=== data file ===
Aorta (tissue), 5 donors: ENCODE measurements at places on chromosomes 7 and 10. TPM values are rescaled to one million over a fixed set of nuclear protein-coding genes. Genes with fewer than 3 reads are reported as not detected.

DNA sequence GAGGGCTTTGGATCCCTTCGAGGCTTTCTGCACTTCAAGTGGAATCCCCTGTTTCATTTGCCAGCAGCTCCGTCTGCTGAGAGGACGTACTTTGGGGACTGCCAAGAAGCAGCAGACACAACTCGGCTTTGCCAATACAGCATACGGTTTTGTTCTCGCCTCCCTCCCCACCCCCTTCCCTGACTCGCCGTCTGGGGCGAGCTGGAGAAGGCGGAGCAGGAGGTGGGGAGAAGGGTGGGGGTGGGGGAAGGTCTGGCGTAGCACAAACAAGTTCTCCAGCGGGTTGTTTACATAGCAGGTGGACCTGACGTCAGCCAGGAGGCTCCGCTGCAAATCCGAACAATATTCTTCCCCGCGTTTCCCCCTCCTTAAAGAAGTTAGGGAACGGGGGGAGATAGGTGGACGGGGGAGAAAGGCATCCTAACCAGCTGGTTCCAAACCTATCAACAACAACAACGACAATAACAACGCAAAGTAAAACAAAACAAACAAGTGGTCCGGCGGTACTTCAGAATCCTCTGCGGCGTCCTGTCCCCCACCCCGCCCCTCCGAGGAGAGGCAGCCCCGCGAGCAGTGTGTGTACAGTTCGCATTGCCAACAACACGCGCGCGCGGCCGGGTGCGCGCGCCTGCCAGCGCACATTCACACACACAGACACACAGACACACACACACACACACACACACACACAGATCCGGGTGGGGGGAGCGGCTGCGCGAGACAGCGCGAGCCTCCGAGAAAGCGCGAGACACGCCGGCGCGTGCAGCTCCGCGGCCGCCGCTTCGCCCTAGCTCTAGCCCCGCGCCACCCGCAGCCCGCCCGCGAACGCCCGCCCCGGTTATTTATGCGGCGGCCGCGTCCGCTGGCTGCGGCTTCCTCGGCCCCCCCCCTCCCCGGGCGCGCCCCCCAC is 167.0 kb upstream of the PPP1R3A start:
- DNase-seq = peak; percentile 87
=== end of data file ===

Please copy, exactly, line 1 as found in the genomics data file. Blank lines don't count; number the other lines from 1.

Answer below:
Aorta (tissue), 5 donors: ENCODE measurements at places on chromosomes 7 and 10. TPM values are rescaled to one million over a fixed set of nuclear protein-coding genes. Genes with fewer than 3 reads are reported as not detected.